Originally Posted by DNMakinson
1) In the VE table you posted above, is MS fueling equation, "Include AFR", or is the enrichment included in the table.
You know, I forgot about that setting. I just checked and it's on. The AFR target table is in mid 11's under boost, but closed loop authority turns off once it gets out of what I'd consider cruising boost range.
If I had thought about it earlier I would have just turned turned include AFR off, but the numbers are working out right now and there's no sense in going through the work of turning it off and messing with it. I never touched the AFR target table in that area, so by my understanding those are just constant multipliers and not having a big effect. To a certain extent it doesn't matter insofar that you want a final result and they're all just multipliers.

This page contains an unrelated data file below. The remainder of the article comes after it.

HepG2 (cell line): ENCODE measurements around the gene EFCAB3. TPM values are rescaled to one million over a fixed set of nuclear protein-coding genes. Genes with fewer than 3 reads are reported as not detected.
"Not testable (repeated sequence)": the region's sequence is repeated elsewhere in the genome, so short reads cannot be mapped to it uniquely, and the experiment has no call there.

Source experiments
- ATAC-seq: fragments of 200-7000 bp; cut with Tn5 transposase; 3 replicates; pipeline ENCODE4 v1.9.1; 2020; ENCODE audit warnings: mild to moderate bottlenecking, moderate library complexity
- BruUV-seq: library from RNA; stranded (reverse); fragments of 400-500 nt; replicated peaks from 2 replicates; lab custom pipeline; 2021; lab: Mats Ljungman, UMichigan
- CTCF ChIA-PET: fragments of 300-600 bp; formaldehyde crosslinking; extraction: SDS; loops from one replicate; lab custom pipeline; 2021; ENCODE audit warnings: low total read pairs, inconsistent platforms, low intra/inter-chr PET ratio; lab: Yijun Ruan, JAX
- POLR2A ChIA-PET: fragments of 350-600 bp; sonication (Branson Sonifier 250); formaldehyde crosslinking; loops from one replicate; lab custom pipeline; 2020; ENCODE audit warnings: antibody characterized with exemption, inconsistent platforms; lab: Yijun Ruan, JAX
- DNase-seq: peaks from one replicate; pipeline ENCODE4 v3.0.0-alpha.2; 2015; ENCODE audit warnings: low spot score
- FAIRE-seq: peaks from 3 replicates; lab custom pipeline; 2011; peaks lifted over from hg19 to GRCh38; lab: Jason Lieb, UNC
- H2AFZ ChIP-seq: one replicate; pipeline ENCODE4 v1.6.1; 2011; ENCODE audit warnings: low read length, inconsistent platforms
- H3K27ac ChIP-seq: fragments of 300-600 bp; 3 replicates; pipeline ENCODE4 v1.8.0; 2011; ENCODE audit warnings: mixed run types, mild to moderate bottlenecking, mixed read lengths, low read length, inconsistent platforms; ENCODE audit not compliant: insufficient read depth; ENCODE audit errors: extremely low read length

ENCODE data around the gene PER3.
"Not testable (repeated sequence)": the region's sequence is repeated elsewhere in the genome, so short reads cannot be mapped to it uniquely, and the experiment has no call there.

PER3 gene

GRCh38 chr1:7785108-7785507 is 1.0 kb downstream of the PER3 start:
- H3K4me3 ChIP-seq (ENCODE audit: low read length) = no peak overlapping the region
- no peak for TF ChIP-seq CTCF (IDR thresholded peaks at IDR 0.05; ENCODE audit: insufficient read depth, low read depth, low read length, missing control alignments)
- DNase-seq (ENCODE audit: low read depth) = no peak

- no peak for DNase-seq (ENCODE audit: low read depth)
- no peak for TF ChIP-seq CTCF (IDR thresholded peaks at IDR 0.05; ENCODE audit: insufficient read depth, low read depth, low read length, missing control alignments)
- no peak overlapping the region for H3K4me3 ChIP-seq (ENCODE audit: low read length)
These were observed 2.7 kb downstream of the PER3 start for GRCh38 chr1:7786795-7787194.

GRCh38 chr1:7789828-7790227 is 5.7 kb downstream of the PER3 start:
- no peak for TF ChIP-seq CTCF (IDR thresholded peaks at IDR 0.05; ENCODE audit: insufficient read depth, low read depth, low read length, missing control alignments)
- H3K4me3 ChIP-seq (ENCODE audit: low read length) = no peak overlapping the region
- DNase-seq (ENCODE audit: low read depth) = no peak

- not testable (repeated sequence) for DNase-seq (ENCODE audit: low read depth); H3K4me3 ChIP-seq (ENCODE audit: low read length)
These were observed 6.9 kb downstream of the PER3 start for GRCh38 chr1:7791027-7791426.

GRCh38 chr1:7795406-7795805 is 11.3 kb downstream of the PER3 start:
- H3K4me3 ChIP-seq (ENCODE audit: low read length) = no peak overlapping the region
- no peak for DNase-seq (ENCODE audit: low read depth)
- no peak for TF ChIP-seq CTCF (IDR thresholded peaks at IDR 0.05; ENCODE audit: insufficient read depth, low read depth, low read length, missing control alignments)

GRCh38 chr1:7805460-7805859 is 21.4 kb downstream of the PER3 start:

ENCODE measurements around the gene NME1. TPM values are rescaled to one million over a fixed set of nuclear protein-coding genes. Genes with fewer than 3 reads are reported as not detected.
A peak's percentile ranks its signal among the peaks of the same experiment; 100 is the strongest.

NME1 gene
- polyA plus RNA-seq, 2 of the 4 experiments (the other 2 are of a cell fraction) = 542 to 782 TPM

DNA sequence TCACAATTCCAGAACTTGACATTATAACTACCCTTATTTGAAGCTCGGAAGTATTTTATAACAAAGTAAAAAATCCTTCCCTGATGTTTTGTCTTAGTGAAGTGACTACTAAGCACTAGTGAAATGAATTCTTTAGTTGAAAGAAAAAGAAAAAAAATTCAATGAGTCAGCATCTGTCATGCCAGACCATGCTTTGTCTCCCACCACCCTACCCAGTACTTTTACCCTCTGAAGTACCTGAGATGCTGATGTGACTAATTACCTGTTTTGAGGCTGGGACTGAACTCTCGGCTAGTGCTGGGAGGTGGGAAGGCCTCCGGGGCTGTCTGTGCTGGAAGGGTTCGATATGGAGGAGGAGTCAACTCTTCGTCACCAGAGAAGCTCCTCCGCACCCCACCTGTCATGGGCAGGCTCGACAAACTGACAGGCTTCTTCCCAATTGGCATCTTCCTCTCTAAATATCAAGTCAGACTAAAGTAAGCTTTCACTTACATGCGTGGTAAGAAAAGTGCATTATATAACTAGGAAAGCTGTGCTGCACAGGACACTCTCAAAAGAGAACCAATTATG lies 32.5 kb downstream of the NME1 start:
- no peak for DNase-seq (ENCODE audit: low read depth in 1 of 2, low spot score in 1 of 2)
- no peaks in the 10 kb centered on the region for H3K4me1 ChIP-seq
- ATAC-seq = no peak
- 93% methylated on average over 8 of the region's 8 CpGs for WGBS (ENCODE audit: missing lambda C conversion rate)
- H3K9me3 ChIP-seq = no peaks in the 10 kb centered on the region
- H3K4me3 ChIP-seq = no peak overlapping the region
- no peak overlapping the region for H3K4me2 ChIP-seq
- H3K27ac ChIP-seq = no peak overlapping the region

I don't use autotuning functionality either--not that it doesn't work, but you need to filter a lot of crap data out to not get craters in your VE map. You can manually tune a few cells and interpolate everything else if you understand the engine's response curves to various factors.
I've seen remarks about having a very smooth VE table. The vast majority of this table was extrapolated and interpolated. It took about an hour to make this table initially on the street, and then about an hour and a half for final tweaking on the dyno. It was created by me using a sort of simplified Design of Experiments method mostly performed in my head and in MS Tuner Studio.